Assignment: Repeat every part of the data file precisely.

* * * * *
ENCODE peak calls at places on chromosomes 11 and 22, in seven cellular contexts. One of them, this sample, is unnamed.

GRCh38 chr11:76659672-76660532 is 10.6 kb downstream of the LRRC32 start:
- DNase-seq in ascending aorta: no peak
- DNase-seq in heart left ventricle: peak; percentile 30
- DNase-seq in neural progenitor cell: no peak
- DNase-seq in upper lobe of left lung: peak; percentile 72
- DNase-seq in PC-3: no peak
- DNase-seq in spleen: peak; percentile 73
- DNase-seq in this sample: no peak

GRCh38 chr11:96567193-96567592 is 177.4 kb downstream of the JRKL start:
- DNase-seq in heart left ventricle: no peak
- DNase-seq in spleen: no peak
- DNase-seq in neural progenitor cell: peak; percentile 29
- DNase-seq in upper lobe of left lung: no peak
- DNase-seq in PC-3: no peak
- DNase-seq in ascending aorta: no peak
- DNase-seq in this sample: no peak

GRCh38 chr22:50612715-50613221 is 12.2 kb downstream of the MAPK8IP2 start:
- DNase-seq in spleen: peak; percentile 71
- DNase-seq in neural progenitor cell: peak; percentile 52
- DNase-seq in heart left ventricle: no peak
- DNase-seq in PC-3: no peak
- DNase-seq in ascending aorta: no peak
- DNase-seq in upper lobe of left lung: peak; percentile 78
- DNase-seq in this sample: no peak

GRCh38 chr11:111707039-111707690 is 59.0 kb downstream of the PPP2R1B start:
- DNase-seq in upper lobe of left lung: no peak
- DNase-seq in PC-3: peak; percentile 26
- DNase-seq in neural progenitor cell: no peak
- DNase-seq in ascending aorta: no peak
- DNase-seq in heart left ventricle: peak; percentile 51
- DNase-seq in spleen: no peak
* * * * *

ENCODE peak calls at places on chromosomes 11 and 22, in seven cellular contexts. One of them, this sample, is unnamed.

GRCh38 chr11:76659672-76660532 is 10.6 kb downstream of the LRRC32 start:
- DNase-seq in ascending aorta: no peak
- DNase-seq in heart left ventricle: peak; percentile 30
- DNase-seq in neural progenitor cell: no peak
- DNase-seq in upper lobe of left lung: peak; percentile 72
- DNase-seq in PC-3: no peak
- DNase-seq in spleen: peak; percentile 73
- DNase-seq in this sample: no peak

GRCh38 chr11:96567193-96567592 is 177.4 kb downstream of the JRKL start:
- DNase-seq in heart left ventricle: no peak
- DNase-seq in spleen: no peak
- DNase-seq in neural progenitor cell: peak; percentile 29
- DNase-seq in upper lobe of left lung: no peak
- DNase-seq in PC-3: no peak
- DNase-seq in ascending aorta: no peak
- DNase-seq in this sample: no peak

GRCh38 chr22:50612715-50613221 is 12.2 kb downstream of the MAPK8IP2 start:
- DNase-seq in spleen: peak; percentile 71
- DNase-seq in neural progenitor cell: peak; percentile 52
- DNase-seq in heart left ventricle: no peak
- DNase-seq in PC-3: no peak
- DNase-seq in ascending aorta: no peak
- DNase-seq in upper lobe of left lung: peak; percentile 78
- DNase-seq in this sample: no peak

GRCh38 chr11:111707039-111707690 is 59.0 kb downstream of the PPP2R1B start:
- DNase-seq in upper lobe of left lung: no peak
- DNase-seq in PC-3: peak; percentile 26
- DNase-seq in neural progenitor cell: no peak
- DNase-seq in ascending aorta: no peak
- DNase-seq in heart left ventricle: peak; percentile 51
- DNase-seq in spleen: no peak